Reel Toronto: Victoria Day
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Reel Toronto: Victoria Day

Toronto’s extensive work on the silver screen reveals that, while we have the chameleonic ability to look like anywhere from New York City to Moscow, the disguise doesn’t always hold up to scrutiny. Reel Toronto revels in digging up and displaying the films that attempt to mask, hide, or—in rare cases—proudly display our city.
Victoria Day is a lovely change of pace for Reel Toronto for oh-so-many reasons. First, it’s set in Toronto and while it’s not a Hollywood film, it’s not one of those weird, obtuse Canadian flicks we’re sometimes known for. It was even good enough to play at Sundance! Second, not only is it set here, but it’s also something of a period piece, taking place in the late ’80s. Moreover, it’s not set amongst downtown landmarks or some sort of particularly exotic neighbourhood but, rather, North York. That’s right, North York.

Writer-director David Bezmozgis was a literary darling when his short-story collection Natasha came out in 2004. But the York Mills CI grad was already a film student at USC who had done a couple of shorts. Like his short stories, Victoria Day is a fictional story built around significant elements of Bezmozgis’s own life as a Russian immigrant in the ‘burbs. The use of actual locations really strengthens this.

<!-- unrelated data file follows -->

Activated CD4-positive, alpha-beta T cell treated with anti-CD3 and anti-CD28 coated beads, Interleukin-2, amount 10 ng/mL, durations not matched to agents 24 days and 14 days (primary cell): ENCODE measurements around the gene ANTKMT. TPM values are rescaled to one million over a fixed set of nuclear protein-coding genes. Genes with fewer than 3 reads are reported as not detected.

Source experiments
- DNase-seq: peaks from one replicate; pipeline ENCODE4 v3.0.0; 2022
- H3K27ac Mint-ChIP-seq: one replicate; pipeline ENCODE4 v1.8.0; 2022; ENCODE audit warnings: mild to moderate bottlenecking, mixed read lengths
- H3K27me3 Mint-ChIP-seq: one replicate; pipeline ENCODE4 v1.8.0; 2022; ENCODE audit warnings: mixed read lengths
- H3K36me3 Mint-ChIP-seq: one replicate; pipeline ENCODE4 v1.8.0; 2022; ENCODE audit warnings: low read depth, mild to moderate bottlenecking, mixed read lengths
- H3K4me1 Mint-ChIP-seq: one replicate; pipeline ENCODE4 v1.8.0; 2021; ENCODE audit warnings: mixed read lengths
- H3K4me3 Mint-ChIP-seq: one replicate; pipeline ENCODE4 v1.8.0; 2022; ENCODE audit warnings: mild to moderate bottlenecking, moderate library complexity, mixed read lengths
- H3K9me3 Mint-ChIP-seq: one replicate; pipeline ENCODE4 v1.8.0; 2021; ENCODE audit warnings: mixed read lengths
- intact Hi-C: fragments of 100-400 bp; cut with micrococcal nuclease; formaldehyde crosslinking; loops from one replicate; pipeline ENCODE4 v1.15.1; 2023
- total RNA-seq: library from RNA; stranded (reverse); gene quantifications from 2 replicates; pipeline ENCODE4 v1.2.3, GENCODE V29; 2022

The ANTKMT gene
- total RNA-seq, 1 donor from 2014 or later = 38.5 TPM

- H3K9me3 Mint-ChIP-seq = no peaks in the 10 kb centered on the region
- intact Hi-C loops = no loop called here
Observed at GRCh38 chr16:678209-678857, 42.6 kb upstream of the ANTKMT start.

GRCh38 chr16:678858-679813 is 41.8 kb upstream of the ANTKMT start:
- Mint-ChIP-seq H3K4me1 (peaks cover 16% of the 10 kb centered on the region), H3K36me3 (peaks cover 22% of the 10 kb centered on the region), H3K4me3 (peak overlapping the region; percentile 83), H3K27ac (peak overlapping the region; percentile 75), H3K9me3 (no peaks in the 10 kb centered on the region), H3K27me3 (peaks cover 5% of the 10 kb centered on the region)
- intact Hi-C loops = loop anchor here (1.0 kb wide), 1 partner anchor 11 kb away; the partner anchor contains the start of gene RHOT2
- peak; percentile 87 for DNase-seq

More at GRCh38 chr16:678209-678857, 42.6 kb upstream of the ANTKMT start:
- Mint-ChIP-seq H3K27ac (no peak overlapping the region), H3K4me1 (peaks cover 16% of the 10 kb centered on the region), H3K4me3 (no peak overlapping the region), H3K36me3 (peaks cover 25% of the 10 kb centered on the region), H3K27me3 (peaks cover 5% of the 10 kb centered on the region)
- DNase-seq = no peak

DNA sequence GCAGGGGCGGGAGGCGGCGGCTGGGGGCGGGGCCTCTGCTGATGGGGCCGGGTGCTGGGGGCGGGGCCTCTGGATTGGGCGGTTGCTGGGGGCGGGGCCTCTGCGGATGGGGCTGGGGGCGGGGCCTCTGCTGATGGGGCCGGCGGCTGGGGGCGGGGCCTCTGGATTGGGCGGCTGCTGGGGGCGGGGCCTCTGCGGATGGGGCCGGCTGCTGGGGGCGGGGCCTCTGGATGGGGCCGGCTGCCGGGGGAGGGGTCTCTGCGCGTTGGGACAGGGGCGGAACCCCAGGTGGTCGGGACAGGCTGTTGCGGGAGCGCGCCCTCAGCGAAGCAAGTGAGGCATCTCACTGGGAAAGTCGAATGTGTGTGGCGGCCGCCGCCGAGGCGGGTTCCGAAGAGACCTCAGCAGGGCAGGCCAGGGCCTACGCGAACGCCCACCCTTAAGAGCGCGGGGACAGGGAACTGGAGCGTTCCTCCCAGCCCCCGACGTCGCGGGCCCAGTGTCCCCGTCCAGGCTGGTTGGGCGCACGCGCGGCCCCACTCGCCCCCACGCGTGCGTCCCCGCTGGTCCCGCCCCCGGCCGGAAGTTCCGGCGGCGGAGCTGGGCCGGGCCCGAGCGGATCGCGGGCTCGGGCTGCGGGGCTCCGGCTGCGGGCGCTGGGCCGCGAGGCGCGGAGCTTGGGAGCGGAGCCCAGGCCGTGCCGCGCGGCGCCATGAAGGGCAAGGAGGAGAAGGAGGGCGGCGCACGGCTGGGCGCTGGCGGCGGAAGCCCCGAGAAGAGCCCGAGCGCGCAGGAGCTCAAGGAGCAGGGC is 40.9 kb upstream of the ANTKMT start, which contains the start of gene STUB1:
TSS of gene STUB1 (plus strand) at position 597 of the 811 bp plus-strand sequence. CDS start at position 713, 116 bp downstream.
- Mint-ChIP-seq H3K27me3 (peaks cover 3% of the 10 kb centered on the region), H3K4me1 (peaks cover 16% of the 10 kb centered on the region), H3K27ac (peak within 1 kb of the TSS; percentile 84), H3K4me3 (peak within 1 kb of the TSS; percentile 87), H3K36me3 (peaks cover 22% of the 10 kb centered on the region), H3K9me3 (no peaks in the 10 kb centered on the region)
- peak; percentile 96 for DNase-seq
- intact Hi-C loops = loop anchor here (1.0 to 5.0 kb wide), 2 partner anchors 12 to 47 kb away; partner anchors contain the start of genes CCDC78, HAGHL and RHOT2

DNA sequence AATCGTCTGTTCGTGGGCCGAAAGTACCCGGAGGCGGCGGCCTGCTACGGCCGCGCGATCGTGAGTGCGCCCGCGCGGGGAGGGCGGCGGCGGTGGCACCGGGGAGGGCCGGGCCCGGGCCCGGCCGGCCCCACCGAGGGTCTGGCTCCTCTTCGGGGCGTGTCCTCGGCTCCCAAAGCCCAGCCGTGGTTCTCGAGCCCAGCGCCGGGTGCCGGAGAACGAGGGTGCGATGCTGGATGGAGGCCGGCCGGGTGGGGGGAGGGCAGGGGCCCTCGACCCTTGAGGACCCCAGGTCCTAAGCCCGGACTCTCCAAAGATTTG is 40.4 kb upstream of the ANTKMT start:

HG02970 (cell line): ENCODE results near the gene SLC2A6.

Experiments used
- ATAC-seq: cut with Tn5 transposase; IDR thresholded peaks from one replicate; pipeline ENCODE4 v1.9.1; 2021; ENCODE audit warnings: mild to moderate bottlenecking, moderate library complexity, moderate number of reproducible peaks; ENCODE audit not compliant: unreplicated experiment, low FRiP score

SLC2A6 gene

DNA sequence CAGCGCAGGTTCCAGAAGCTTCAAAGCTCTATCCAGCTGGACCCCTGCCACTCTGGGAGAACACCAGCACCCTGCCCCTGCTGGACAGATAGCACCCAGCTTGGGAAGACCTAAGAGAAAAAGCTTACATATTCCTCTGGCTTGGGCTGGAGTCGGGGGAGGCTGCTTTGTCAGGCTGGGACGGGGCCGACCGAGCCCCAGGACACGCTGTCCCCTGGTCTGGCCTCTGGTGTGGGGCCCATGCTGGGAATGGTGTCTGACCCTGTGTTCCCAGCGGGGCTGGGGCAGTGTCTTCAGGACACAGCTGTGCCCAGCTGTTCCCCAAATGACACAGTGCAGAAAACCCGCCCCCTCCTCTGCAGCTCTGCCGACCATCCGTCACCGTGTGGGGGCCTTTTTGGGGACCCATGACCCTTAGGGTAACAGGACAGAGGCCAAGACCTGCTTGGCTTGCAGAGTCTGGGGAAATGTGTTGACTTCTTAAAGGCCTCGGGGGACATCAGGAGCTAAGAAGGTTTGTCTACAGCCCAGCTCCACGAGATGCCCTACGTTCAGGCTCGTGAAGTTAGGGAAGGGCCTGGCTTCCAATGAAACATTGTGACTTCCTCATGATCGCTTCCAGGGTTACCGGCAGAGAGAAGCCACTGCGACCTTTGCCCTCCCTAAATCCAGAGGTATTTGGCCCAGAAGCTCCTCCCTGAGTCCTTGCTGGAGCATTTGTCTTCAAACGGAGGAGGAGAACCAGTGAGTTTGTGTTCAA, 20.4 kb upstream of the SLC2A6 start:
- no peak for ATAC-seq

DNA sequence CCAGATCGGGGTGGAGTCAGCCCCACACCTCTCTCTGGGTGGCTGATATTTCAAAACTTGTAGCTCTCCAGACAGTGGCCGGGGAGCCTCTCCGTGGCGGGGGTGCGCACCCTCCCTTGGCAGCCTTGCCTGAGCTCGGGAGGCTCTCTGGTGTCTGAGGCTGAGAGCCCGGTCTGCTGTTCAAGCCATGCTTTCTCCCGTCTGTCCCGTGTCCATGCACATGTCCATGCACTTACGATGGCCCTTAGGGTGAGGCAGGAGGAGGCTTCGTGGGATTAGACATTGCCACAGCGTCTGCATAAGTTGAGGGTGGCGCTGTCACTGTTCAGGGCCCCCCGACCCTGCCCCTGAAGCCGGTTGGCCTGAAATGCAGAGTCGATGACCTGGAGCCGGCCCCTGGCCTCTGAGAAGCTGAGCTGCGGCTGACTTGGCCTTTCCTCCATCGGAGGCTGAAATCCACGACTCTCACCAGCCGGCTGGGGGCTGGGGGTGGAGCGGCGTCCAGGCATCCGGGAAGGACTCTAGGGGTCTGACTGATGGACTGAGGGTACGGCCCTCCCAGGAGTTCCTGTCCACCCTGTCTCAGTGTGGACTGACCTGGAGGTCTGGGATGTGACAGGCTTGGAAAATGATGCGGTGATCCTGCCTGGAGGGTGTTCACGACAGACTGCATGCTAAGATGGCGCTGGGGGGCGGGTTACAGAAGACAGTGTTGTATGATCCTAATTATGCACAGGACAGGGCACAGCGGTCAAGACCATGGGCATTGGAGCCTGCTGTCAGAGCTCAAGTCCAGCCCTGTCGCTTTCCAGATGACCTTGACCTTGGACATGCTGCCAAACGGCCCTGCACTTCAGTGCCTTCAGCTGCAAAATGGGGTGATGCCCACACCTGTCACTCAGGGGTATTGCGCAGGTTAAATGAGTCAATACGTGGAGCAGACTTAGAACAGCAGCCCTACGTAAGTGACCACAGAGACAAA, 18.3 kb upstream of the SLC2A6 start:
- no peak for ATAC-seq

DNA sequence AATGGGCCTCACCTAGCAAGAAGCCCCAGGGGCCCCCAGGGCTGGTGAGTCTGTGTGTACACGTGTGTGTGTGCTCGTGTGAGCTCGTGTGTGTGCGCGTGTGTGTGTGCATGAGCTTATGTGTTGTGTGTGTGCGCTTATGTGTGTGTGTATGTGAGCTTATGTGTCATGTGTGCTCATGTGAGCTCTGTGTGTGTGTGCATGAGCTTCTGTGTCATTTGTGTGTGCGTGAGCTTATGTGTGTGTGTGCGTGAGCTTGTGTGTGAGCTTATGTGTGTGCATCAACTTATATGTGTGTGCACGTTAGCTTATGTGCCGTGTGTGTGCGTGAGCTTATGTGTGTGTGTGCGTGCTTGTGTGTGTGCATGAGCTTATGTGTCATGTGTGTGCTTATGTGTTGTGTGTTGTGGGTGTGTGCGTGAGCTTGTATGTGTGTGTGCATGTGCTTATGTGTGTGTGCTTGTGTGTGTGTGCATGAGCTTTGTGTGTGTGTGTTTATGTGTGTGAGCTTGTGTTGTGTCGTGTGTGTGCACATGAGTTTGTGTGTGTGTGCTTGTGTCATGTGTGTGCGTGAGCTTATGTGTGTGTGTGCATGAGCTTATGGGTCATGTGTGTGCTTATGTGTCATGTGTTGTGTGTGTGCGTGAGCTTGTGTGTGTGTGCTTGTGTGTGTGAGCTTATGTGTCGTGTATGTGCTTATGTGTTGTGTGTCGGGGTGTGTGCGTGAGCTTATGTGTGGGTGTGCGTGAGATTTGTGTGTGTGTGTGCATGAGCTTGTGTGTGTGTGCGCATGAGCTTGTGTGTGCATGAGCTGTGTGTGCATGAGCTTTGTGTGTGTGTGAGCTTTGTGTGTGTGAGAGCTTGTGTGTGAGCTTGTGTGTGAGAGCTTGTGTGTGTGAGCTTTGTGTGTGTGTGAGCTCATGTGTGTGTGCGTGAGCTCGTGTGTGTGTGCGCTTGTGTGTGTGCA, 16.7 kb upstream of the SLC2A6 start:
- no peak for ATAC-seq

Above, for example, is Newtonbrook Secondary School pretending to be….Newtonbrook Secondary School!
The backdrop to the entire story story is the drug-related death of a high school student at an Ontario Place Bob Dylan concert. It’s based on the death of Benji Hayward who went into the lake after a Pink Floyd show in 1988, and Bezmozgis shot the outside-the-concert and search scenes at the park, which was kind of cool back in the ’80s. Alas, there was nothing in the budget for a CGI recreation of the Forum and its revolving stage. But we do get scenes outside the gates…
…and inside, along the marina.
The author’s doppelganger, Ben, goes on a date to catch a screening of Rain Man at Mount Pleasant Road’s Regent Theatre.
But aside from those two jaunts, the film almost entirely takes place along the Bathurst Street corridor.
Hanging out in parks is one things teens do, eh? Well Bezmozgis used to attend bush parties and play with Roman candles at G. Ross Lord Park
…and Earl Bales Park, so they shot there too.
The Bathurst Manor neighbourhood isn’t one you see often in film, but here is Ben, getting off the bus at Overbrook and Wilmington….
…then walking on Elder Road past Pannahill Road.
Here, he and his buddies are cruising on a winding street with apartment buildings that appears to be Antibes Drive.
Ben’s hockey team plays out of Centennial Arena (now named after Herb Carnegie), and we see the interior…
…and exterior.
Don’t worry, faithful readers. Reel Toronto will find some terribly mediocre American movies to write about soon enough. But for now, if you don’t mind, we will take a little time to savour some local cinema.